L.I.E.  [DVD]
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Fifteen-year-old Howie (Paul Franklin Dano), is a young New Jersey native whose life falls apart around him; his mother died in a car accident several years before and his father has fallen apart. When Howie gets into bad company with Gary (Billy Kay) and is persuaded to join him in a burglary, he finds himself in a situation he is not too comfortable with; the home they burgled is that of former marine Big John (Brian Cox) who once used Gary as a male prostitute and now has a taste for teenage boys. In fact Big John makes a proposition to Howie: pay off his debt by having sex with him. Despite Howie feeling uncomfortable with the situation, Big John comes to realise just how much emotional help Howie needs.
L.I.E. features quietly electrifying performances from newcomer Paul Franklin Dano and criminally underrated veteran Brian Cox (best known on the big screen as the original Hannibal Lecter in Manhunter), as a neglected teenager and his paedophile acquaintance respectively.
Fifteen-year-old Howie derives no support from the inept parenting of his widower father and instead seeks solace and companionship firstly with a group of delinquent burglar friends and subsequently with the former marine Big John, whose complex makeup--part father-figure, part Fagin, part Svengali, part abuser--leads Howie into an ambivalent relationship in which there are no easy answers or straightforward notions of right and wrong. The premise of the movie is thrown into sharp relief by the cosy New Jersey setting, all neatly-manicured lawns and cool interiors. Indeed, the most striking images in the film are the burglary scenes, in which Howie's furtive, awkward presence in the sterile blandness of his victims' uncluttered homes forms a double-edged metaphor for both the security and the anodyne mediocrity of the society from which he feels so alienated. --Roger Thomas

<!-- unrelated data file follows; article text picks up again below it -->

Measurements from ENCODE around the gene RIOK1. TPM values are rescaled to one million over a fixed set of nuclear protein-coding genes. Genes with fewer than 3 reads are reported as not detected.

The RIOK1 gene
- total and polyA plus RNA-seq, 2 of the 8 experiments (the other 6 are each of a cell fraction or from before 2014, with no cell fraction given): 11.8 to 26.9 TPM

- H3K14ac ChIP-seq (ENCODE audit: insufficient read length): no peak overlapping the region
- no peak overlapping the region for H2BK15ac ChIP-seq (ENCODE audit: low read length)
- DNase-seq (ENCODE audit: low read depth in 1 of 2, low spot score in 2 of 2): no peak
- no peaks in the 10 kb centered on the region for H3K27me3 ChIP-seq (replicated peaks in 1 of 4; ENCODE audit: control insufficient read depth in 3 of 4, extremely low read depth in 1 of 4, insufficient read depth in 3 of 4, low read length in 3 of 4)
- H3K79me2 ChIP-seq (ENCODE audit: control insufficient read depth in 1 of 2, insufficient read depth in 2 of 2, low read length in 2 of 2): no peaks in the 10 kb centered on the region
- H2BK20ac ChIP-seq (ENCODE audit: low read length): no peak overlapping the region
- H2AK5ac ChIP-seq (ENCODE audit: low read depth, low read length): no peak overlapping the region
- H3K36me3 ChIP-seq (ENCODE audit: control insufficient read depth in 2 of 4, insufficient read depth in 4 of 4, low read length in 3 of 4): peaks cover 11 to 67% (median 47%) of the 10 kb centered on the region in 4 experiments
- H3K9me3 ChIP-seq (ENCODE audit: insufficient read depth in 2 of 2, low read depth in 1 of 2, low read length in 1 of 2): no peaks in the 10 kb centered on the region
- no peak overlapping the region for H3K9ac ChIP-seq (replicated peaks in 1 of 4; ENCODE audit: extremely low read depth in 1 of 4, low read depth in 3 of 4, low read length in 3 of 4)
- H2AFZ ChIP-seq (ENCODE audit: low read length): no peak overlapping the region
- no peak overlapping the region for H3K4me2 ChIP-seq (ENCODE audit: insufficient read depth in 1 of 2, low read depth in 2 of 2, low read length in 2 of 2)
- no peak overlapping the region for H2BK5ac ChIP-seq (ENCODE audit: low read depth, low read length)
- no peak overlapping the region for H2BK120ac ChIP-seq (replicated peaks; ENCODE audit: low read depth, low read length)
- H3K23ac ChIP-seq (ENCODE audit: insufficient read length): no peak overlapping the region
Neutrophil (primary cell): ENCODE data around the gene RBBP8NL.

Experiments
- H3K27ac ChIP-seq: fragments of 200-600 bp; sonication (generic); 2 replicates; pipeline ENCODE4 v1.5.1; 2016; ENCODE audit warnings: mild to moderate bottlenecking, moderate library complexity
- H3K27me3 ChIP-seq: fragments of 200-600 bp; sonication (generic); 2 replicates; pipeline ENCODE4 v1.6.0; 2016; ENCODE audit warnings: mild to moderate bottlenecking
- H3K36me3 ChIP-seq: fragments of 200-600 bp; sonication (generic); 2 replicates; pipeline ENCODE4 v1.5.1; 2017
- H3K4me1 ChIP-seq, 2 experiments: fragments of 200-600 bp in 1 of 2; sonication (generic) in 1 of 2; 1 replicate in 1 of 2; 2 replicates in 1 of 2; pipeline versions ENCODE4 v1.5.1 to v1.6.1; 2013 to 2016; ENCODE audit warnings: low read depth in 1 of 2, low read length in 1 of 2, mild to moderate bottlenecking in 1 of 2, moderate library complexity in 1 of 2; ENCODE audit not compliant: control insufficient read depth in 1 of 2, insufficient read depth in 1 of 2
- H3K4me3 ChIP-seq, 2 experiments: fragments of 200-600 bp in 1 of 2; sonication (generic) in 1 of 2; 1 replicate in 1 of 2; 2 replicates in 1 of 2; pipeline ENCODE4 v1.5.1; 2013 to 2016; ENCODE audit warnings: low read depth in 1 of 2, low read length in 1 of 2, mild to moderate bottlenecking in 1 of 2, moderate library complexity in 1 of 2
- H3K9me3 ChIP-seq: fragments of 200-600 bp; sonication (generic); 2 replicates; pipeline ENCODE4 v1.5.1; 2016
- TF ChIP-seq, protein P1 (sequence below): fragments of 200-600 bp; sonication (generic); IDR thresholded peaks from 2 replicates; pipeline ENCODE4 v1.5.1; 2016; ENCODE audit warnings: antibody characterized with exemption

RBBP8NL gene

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Top Customer Reviews
Howie is a sensitive fifteen year old, prone to poetry and schoolboy crushes, like the one he has on his friend Gary, a morally bankrupt male prostitute. Because of his unrequited feelings, Howie is drawn into a life of petty crime, anything to be near Gary. When a particular burglary turns sour and Howie is eventually tracked down by the homes owner; a pedophile played with excellent depth by Brian Cox, the film begins its downward spiral into emotional territory rarely experienced on film. With brilliant clarity, Michael Cuesta has filmed one of the most richly told tales I've ever had the pleasure to view.
Not for the squeamish, if sexuality is a trigger for you, 'L.I.E.' is brutally honest filmmaking at its best. Highly recommended...
As to the second strength, it is very refreshing to actually see a man whose sexual inclinations include pederasty being portrayed as a complex character - with his sexual life being just one part of what comprises his personality - as opposed to the stereotypical bogeyman which filmmakers apparently feel obliged to portray.